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How to Avoid Water in Ear While Swimming


Swimming is enjoyable until you get water in your ears, as it can be quite uncomfortable. Getting water in the ear while swimming gives a feeling of fullness in the ear and affects your hearing ability over time. Though, if you do not remove the water from the ear, it can lead to infection. Moist areas provide an excellent environment for bacterial infection

But what’s better than removing water from the ear? Preventing it!

7 Amazing Ideas to keep Ear Dry during and after Swimming

You can use some of the below-mentioned methods to avoid water in-ear while swimming. It saves you from the discomfort and long-term issues caused by the infection. 

Ear Plugs

One of the best ways to avoid water in the ears is earplugs. They help keep your ears dry by acting as a barrier between the surroundings and the ear canal. So, when you are swimming, wearing earplugs allows you to worry less and enjoy the swim. Earplugs come in various materials and are usually made of medical-grade soft silicon. It is best to choose the completely waterproof ones which suit you the best.

Ear Bands

Ear bands are a blessing for swimmers as they are more convenient than earplugs to avoid water in the ear while swimming. They are made of elastic waterproof material that fits across your head, properly covering your ears. Some people also use earplugs with ear bands for added protection, but it can be quite uncomfortable. Ear bands independently are enough to save you from getting water into your ears.

Swim Caps


Swim caps are not as good as earplugs or ear bands. But, they can be used when no other option is available. They are best when used with ear bands. Swim caps keep hair dry, while the ear band helps prevent water in the ear. Select a latex or silicone cap to make sure it keeps you dry while you enjoy the swim.

Keep Your Ears Dry

Most frequent men and women swimmers rely on the methods as mentioned earlier to avoid water in the ear while swimming. Some professional swimmers do not find them convenient and prefer to clean their ears thoroughly after the swim.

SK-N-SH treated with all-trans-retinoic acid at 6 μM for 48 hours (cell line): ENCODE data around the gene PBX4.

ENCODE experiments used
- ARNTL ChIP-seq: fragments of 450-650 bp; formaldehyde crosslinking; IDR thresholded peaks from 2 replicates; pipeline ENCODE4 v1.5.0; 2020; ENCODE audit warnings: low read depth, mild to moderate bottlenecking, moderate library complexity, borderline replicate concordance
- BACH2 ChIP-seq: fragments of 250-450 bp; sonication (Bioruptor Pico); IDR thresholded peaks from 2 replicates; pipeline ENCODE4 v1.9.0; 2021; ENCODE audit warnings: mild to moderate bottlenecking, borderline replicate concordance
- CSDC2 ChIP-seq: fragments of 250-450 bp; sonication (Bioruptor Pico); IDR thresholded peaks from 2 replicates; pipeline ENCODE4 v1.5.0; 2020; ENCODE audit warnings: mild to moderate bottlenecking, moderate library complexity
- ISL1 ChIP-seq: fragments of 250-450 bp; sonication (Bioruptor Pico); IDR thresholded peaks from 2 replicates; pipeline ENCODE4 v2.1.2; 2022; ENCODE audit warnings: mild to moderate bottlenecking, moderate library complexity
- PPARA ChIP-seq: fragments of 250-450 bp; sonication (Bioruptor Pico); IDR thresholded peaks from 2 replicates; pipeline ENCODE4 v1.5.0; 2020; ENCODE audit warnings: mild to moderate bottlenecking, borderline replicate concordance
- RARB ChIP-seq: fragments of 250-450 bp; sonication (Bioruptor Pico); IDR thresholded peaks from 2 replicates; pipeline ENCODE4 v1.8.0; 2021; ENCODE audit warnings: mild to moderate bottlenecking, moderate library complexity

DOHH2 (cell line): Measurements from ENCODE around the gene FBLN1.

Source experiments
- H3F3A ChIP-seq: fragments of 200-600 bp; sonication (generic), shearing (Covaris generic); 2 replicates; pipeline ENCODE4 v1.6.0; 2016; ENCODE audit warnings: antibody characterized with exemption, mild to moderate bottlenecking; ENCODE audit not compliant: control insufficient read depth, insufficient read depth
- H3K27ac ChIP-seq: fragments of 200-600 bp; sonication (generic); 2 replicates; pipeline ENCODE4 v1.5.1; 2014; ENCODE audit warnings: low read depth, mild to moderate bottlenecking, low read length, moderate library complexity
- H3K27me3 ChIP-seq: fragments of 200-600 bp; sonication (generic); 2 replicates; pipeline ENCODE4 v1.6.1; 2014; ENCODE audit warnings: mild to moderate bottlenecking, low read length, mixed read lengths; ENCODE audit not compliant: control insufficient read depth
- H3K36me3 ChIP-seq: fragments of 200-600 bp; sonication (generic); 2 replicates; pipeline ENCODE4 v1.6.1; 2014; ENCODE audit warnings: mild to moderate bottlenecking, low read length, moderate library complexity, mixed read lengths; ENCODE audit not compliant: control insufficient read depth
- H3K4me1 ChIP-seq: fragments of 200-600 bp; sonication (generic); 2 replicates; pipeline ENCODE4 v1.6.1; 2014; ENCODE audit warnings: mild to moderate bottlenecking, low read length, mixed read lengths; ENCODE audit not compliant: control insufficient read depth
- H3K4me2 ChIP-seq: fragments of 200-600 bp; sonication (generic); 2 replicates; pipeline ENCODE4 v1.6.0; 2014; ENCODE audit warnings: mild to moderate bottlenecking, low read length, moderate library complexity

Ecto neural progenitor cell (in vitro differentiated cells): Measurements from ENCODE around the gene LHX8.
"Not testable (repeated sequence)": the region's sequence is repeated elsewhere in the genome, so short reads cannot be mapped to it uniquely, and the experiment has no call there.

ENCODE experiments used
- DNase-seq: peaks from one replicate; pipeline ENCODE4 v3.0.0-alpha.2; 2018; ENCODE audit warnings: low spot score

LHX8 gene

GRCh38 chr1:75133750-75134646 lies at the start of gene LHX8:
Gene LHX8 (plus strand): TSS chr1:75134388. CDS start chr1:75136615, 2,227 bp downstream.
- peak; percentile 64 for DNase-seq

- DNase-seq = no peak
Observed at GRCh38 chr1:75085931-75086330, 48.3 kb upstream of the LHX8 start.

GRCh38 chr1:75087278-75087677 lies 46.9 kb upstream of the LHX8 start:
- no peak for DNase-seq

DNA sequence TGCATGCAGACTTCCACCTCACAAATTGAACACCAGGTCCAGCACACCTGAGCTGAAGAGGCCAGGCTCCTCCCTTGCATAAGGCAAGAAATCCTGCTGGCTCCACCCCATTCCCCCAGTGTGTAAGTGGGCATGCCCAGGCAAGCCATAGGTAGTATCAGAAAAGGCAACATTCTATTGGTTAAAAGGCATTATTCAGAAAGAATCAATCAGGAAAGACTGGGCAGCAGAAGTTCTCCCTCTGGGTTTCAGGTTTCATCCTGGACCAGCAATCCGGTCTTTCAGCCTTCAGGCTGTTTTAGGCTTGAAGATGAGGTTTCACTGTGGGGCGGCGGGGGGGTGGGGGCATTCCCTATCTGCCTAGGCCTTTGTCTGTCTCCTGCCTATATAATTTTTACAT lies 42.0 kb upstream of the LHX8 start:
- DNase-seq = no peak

If you are wondering that they probably clean the ears with their fingers – No!

They don’t, and neither should you.

Water can stay in the ear and cause Swimmer’s ear. Dry your ears using the ear lobe technique, hairdryer, or a chemical method. Let’s tell you about a few of them quickly.

Ear Lobe Technique

If you are afraid of adding any chemicals to your ear, this technique can be the best choice. Just tilt your head to one side and gently rub your earlobe. This is believed to stimulate the movement of water and help you get rid of it soon.

Hair Dryer


Using a hairdryer is by far the easiest way of removing water from the ears. Plugin your hairdryer and choose the lowest setting. Keep it a few inches away from your ear and turn it on. Do not give a lot of heat to the ears. Instead, keep the hair dryer at a distance to give enough heat for the water to dry only.

Rubbing Alcohol + White Vinegar

Rubbing alcohol and white vinegar have anti-microbial properties that help keep your ears safe from infection. Mixing half parts of the rubbing alcohol and white vinegar and using a few drops in both ears after swimming is recommended.

How not to Avoid Water in Ear while Swimming

While some tips can help keep your ears dry, some common tricks do not work. Here’s what you should not do to avoid water in your ear.

  • Do not stuff your ears with cotton balls or tissues. Cotton and tissue papers are not water-resistant and cannot keep your ears dry correctly while swimming.
  • Avoid using hydrogen peroxide to dry your ears as it may also damage healthy tissues besides bacteria.

The Bottom Line

Swimming is beneficial and all fun, but it can cause discomfort if you do not cover your ears adequately. Water can stay in your ear and cause Swimmer’s ear. You can avoid water in-ear while swimming by using earplugs, ear bands, or swim caps. Yet you can dry water in the ear by using a hairdryer or rubbing alcohol to avoid infection. However, always consult a physician when you experience symptoms of Swimmer’s ear.

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